Comparison of Long-Term Outcomes of Endovascular Management for Membranous and Segmental Inferior Vena Cava Obstruction in Patients With Primary Budd–Chiari Syndrome

    loading  Checking for direct PDF access through Ovid



Endovascular management is important for the treatment of primary Budd–Chiari syndrome, which is caused by inferior vena cava (IVC) obstruction. The aims of this study were to compare long-term outcomes of endovascular management for primary Budd–Chiari syndrome patients with membranous obstruction of IVC (MOVC) and segmental obstruction of IVC (SOVC) and explore the optimal endovascular strategy for these conditions.

Methods and Results—

Clinical data of 265 patients with Budd–Chiari syndrome who received endovascular management (MOVC group, n=136; SOVC group, n = 129) were retrospectively reviewed. Cumulative IVC patency rates were generated by the Kaplan–Meier method and compared by log-rank test. In total, 245 patients were followed up from 3 to 72 months after treatment. The difference of long-term outcomes of balloon dilation alone versus stent placement was not significant in each group. The overall cumulative 1-, 3-, and 5-year primary IVC patency rates were 98.3%, 90.7%, and 83.8% in the MOVC group and 88.3%, 79.1%, and 67.9% in the SOVC group (P=0.007), respectively. The long-term IVC patency rates were lower in the SOVC group than in the MOVC group for patients who underwent balloon dilation alone (P=0.001) and did not significantly differ for patients who underwent stent placement between both the groups (P=0.687).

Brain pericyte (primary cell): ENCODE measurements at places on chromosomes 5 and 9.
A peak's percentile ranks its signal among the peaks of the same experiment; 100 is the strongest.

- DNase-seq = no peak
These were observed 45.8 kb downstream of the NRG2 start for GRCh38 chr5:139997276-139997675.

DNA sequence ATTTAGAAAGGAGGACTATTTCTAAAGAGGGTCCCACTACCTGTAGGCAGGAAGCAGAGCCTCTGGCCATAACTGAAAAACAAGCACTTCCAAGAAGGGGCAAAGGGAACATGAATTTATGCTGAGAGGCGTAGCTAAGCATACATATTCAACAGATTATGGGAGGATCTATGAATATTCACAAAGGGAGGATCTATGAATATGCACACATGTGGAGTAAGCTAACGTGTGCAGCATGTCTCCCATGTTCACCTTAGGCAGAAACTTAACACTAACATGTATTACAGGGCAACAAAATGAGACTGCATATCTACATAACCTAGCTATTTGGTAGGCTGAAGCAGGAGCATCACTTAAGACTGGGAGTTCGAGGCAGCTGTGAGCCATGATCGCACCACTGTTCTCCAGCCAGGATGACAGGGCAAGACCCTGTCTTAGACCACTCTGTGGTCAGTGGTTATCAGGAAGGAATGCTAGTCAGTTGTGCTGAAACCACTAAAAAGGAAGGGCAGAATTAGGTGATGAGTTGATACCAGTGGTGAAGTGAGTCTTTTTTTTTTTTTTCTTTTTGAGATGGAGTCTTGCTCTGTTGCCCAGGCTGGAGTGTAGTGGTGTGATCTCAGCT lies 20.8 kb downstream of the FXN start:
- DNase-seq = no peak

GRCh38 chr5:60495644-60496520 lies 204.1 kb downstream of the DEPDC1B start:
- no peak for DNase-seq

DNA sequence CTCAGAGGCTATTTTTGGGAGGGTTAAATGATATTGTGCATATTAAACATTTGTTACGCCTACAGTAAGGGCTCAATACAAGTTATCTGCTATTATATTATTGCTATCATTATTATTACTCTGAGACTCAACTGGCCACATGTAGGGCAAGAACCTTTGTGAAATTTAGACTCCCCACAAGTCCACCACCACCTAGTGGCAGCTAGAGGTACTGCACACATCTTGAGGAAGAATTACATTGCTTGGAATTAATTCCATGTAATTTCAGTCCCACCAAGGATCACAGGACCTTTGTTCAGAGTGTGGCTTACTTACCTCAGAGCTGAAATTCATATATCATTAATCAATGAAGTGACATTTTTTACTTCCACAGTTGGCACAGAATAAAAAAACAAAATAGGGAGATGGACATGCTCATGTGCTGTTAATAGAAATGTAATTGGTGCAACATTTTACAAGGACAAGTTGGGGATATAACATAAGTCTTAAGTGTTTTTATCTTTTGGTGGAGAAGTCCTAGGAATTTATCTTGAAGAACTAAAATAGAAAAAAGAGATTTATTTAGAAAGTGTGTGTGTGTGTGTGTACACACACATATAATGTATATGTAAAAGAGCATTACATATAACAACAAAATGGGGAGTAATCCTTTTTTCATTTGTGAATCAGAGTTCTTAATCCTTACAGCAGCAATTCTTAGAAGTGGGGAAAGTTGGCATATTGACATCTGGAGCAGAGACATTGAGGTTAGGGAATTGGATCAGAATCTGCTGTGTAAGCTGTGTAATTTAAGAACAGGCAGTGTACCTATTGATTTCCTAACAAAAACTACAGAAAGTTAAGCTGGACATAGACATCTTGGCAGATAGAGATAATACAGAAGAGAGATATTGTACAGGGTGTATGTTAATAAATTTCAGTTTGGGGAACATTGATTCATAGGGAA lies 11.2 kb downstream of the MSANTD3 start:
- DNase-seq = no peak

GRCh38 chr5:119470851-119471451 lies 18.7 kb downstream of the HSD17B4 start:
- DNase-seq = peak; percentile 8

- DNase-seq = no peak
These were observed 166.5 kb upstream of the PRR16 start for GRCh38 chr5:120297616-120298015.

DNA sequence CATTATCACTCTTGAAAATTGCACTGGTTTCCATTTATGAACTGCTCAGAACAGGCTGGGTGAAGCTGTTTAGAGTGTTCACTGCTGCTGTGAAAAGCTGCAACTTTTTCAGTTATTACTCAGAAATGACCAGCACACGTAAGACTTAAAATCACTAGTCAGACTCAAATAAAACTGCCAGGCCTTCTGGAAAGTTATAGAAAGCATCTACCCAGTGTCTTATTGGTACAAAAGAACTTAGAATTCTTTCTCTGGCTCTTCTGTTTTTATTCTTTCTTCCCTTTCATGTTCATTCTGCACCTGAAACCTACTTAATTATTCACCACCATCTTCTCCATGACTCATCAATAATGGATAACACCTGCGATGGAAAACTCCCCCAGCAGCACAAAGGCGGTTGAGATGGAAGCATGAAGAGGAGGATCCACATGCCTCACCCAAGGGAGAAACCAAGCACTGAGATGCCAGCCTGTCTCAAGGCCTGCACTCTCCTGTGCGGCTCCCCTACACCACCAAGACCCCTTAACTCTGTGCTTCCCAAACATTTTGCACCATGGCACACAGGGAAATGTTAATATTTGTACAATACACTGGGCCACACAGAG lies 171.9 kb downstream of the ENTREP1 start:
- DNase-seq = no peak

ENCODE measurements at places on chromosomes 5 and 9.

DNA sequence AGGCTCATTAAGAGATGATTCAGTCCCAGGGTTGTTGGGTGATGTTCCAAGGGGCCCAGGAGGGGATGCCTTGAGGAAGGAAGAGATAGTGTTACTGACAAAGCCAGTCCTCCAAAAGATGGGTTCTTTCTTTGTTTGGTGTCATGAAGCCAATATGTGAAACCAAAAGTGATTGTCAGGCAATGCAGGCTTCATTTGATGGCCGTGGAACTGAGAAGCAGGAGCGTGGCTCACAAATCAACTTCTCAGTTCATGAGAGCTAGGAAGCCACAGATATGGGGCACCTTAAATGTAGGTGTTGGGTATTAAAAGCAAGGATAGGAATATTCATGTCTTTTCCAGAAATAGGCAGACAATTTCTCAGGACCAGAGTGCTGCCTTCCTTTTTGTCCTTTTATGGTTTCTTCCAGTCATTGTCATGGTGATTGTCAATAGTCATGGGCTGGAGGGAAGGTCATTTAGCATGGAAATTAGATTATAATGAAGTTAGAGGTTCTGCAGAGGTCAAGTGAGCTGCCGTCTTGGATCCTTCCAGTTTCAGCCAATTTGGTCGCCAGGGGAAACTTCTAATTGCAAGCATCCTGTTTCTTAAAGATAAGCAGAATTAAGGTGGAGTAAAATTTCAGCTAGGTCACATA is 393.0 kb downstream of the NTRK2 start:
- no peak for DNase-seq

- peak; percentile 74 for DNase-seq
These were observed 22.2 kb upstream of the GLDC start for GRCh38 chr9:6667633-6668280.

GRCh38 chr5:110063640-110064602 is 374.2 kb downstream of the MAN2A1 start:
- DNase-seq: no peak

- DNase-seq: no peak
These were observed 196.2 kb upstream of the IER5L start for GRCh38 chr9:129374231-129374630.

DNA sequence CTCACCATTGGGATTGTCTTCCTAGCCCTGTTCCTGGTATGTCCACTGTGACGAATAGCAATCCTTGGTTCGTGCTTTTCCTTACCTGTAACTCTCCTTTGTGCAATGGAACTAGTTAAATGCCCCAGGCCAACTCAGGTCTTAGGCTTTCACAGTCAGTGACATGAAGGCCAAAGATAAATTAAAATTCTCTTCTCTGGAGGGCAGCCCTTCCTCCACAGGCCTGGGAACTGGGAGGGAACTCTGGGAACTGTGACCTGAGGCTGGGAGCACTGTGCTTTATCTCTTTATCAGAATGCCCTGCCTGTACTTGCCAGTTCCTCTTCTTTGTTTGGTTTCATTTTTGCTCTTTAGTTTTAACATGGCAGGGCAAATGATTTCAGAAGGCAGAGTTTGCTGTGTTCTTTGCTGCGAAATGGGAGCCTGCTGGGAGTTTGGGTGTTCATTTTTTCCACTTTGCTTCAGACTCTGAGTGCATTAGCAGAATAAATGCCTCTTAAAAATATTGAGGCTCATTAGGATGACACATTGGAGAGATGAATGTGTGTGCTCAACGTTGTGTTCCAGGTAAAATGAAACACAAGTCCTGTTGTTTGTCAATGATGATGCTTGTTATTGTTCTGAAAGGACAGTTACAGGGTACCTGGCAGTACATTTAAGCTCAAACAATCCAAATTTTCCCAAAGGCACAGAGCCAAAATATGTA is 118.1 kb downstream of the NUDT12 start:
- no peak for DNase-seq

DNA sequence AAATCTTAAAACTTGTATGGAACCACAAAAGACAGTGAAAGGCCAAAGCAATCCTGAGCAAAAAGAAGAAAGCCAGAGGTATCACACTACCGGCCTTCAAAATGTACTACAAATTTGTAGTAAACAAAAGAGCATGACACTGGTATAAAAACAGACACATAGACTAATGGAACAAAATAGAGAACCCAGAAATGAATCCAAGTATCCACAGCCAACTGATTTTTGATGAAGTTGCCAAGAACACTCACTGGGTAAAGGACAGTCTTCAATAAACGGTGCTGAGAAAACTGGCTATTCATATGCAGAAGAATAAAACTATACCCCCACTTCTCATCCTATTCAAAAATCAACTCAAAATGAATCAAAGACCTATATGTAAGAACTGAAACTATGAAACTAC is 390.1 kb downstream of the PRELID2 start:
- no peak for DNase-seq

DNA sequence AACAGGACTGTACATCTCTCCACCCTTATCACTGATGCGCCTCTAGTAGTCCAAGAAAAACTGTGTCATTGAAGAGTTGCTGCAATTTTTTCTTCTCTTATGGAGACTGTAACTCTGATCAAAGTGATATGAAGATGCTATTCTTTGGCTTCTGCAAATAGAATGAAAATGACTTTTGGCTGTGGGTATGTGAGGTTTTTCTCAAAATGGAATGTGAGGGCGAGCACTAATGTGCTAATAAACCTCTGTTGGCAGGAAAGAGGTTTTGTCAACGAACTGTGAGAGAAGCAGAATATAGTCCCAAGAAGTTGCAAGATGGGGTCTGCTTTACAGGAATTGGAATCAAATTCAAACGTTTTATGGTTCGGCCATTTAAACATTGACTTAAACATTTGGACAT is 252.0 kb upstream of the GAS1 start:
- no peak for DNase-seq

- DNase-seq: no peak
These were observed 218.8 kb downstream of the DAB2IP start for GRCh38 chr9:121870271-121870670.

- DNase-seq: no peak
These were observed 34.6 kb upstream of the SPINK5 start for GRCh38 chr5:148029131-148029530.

The long-term treatment outcome of endovascular management was better for primary Budd–Chiari syndrome patients with MOVC than for those with SOVC. Balloon dilation alone could be the optimal treatment for patients with MOVC. However, stent placement should be more strongly recommended for patients with SOVC.

Related Topics

    loading  Loading Related Articles